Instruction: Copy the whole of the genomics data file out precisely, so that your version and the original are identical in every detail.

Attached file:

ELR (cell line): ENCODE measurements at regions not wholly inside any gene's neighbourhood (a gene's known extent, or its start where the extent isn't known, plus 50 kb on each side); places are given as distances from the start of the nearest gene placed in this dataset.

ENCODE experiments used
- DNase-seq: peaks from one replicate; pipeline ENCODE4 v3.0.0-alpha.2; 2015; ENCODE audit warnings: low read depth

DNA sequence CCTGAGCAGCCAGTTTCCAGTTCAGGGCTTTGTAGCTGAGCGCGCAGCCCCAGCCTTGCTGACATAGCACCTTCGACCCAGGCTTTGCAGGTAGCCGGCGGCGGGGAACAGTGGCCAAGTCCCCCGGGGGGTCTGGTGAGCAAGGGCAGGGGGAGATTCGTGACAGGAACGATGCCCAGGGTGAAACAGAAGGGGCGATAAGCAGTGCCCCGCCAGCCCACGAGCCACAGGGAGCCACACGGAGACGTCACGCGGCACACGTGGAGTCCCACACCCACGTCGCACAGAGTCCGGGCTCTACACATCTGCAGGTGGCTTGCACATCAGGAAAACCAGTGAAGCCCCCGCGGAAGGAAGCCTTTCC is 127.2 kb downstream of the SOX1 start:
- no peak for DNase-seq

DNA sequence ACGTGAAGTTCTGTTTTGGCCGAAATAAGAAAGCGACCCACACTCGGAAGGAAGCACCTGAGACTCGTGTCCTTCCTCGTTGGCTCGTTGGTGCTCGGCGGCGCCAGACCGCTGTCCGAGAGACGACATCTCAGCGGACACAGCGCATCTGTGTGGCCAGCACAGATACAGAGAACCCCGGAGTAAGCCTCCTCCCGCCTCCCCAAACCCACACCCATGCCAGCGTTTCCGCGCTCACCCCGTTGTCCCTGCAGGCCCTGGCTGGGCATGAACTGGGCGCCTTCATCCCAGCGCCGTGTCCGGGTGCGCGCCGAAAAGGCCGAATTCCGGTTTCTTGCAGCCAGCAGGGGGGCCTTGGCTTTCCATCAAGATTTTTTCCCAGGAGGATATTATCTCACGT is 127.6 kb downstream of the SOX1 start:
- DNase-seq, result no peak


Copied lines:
ELR (cell line): ENCODE measurements at regions not wholly inside any gene's neighbourhood (a gene's known extent, or its start where the extent isn't known, plus 50 kb on each side); places are given as distances from the start of the nearest gene placed in this dataset.

ENCODE experiments used
- DNase-seq: peaks from one replicate; pipeline ENCODE4 v3.0.0-alpha.2; 2015; ENCODE audit warnings: low read depth

DNA sequence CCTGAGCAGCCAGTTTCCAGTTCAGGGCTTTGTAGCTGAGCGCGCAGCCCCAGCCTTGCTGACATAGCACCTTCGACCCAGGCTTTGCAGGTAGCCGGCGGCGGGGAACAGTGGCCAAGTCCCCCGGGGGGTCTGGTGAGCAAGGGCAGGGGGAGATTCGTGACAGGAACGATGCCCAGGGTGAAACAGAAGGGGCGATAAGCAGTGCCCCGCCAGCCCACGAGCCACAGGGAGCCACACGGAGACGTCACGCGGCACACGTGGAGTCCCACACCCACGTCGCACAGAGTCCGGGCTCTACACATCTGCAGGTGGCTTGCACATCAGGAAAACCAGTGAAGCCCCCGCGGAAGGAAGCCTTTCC is 127.2 kb downstream of the SOX1 start:
- no peak for DNase-seq

DNA sequence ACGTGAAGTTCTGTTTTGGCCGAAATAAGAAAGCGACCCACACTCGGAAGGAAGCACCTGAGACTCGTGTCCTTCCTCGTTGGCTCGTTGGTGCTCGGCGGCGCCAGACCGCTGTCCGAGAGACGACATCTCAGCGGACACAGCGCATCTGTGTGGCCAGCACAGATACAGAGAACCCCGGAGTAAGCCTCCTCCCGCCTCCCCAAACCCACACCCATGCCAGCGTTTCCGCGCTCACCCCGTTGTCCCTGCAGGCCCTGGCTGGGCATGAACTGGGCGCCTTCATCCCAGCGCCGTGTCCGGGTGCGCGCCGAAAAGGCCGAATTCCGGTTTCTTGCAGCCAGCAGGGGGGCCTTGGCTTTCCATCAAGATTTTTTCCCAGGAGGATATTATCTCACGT is 127.6 kb downstream of the SOX1 start:
- DNase-seq, result no peak